This will likely come as a shock to anyone born during or after the Reagan administration, but Rolling Stone Magazine (RS) used to be considered a relevant chronicle of avant-garde culture. Currently, the publication’s chief concern is a ceaseless commemoration of the Baby Boom generation, along with the promotion of a well-sanitized left-wing establishment orthodoxy. This stale formula is on full display this week on RS’s website, which contains an interview with longtime mainstream media standard Bryant Gumbel, who uses the forum to launch into hysterics against the NRA.
When Gumbel was asked a relatively innocuous question by Rolling Stone’s interviewer about a hunting episode of his HBO television program, Real Sports with Bryant Gumbel, the television personality abruptly shifted into an anti-NRA tirade. “There are a few things I hate more than the NRA,” he said. “I mean truly. I think they're pigs. I think they don't care about human life. I think they are a curse upon the American landscape. So we got that on the record.”
Despite holding himself out as a thoughtful journalist, Gumbel goes on to admit that he possesses this view despite his profound ignorance of the topic. He added, “That said, I'm willing to separate that this story had nothing to do with that. It's not a gun story… Obviously, that was my first experience around killing and guns and hunting.” The now seemingly-forgotten notions of journalistic ethics suggest that someone purporting to be a journalist should refrain from such divisive, hateful statements, at the very least until he’s thoroughly acquainted himself with the subject matter at which they’re directed.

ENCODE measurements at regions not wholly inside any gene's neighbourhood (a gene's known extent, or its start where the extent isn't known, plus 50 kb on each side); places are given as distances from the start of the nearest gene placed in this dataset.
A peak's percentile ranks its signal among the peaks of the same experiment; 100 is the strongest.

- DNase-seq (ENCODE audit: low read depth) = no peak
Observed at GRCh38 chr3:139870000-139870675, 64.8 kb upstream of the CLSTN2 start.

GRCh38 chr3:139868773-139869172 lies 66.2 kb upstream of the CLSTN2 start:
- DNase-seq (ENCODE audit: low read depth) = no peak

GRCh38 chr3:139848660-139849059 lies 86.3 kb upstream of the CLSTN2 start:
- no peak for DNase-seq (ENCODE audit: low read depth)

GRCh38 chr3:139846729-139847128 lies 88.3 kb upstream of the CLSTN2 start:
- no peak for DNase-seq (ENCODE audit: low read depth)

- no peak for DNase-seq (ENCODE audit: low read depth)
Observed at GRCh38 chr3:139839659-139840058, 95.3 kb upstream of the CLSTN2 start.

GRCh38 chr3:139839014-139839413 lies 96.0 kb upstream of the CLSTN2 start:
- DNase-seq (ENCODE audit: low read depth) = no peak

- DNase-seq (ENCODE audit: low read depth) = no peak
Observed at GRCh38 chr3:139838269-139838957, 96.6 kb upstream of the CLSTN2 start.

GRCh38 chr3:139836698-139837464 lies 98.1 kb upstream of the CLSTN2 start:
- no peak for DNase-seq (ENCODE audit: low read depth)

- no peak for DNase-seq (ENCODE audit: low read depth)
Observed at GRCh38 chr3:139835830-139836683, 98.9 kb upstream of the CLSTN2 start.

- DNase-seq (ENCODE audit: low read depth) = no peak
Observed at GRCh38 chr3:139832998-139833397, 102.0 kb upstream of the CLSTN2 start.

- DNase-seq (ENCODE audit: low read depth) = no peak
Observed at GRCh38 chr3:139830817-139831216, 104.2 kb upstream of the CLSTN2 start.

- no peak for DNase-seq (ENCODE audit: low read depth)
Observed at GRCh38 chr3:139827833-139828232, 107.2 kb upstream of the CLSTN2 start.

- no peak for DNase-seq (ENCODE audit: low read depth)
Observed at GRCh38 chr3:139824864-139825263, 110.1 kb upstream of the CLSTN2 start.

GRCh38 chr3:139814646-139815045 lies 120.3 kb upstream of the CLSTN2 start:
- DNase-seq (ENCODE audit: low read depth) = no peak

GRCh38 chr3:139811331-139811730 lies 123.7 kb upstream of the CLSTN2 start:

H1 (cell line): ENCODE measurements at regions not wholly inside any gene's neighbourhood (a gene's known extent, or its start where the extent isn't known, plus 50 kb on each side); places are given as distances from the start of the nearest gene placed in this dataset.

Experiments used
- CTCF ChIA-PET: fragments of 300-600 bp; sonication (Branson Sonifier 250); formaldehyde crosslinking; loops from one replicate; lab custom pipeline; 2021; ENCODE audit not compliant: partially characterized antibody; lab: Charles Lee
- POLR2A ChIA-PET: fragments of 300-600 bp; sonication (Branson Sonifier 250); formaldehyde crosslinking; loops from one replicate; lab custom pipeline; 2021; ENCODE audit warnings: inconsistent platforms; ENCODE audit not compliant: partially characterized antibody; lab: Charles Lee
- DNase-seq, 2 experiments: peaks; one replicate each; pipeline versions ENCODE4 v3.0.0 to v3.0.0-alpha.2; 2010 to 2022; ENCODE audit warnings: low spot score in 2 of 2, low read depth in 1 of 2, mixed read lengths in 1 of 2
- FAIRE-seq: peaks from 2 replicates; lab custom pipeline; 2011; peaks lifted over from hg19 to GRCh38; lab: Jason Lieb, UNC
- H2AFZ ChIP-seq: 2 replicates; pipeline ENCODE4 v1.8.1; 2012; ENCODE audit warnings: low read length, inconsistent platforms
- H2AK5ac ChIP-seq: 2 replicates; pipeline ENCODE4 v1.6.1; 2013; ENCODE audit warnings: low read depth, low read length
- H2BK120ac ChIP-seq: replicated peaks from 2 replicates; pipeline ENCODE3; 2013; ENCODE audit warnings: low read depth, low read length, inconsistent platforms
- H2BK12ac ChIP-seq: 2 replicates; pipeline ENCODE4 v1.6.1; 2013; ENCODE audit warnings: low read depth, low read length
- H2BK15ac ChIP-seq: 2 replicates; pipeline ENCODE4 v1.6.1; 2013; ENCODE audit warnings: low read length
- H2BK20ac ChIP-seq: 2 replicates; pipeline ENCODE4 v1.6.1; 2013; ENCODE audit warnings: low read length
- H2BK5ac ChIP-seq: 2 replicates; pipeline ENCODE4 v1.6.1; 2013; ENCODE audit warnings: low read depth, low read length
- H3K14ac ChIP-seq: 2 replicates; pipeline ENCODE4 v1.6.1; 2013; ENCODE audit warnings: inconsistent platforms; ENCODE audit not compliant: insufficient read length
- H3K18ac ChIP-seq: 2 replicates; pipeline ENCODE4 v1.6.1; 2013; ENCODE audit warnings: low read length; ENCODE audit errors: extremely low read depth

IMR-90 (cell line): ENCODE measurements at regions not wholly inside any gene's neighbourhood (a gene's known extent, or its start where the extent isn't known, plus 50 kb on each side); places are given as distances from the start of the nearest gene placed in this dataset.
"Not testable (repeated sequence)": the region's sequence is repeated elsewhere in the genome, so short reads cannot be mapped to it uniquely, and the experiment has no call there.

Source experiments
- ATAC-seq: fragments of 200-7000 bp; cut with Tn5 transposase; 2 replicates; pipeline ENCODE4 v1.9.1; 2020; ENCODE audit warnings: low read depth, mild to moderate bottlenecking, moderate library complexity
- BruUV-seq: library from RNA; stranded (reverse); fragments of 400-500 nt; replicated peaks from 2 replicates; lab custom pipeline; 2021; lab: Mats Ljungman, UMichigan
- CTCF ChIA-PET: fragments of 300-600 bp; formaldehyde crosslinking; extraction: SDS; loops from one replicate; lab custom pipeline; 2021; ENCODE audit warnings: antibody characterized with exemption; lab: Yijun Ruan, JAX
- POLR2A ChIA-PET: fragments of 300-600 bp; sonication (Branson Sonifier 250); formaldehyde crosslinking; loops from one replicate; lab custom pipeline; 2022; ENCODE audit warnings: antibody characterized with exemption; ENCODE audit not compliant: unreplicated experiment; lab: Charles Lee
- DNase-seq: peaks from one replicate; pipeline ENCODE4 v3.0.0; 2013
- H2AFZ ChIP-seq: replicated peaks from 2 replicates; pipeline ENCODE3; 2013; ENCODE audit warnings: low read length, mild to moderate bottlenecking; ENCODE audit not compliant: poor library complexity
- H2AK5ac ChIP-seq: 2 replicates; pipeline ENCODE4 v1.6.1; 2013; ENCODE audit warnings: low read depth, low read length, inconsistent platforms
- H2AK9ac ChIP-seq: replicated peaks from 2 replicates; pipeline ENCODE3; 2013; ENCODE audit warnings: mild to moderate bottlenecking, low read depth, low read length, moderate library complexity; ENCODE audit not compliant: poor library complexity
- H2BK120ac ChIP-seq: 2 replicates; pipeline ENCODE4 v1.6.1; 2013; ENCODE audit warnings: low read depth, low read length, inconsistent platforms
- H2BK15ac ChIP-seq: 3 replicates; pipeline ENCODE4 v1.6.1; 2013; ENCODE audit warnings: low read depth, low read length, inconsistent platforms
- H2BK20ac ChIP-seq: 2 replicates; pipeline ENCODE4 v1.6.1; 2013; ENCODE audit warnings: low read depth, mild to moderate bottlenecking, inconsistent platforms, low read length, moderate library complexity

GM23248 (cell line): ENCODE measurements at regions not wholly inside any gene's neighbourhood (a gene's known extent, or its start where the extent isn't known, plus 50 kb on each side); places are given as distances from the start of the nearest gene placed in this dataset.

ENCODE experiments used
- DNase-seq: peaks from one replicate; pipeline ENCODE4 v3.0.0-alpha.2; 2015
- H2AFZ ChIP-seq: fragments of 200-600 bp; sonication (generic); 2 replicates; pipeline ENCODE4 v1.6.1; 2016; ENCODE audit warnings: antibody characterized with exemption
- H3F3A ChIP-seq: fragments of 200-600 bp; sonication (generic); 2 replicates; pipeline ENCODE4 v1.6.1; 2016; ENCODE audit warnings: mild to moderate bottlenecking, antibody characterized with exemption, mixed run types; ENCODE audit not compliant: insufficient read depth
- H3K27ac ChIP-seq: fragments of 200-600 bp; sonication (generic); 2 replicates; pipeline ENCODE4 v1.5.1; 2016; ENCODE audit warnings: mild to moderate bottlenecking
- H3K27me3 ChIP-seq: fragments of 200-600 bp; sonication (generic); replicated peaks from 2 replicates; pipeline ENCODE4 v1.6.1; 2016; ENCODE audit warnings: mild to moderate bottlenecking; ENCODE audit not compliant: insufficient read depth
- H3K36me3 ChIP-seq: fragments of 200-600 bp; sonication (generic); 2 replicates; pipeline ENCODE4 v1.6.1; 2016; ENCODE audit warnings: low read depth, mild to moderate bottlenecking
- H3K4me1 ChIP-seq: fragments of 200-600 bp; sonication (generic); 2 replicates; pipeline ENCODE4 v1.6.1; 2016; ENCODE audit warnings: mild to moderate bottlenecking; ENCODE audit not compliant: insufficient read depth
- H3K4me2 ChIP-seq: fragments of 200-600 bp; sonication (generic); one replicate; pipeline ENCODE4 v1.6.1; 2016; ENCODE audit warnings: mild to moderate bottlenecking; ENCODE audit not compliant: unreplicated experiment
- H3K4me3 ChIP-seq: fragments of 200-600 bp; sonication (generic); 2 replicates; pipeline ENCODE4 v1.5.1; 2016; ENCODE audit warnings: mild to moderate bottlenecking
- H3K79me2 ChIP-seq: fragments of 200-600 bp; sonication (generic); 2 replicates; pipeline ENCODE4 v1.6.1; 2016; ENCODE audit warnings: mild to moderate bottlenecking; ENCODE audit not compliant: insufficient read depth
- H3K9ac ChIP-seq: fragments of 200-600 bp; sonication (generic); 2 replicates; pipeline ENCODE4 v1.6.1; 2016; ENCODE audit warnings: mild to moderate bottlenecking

As Gumbel has established he knows little on the topic, here is some information on the scope of the community he chose to insult. NRA is comprised of five million members representing a multitude of backgrounds and walks of life among the nation’s 100 million gun owners. A December 2012 Gallup poll found that NRA had a 54 percent favorability rating among the American people, while 67 percent of Americans felt that NRA reflects their views at least some of the time. In contrast, the president’s approval rating in December 2012 hovered between 40-43 percent.
The NRA is simply a large association of ordinary Americans who all believe passionately in the freedoms protected by the Second Amendment. The source of Gumbel’s animosity toward them is unclear, but it’s certainly unbefitting of a media personality who has profited from his public image and apparent goodwill with the American people.
Gumbel’s crude disparaging of such a large and diverse group of Americans united in their support for a constitutionally-guaranteed freedom, despite his admitted cluelessness about them or the issue that brings them together, displays a bigotry and ignorance that at one time would have made him a fit subject of ridicule by RS. As it stands, however, RS and Bryant Gumbel are a pretty good match: long past their prime and of little cultural relevance anymore.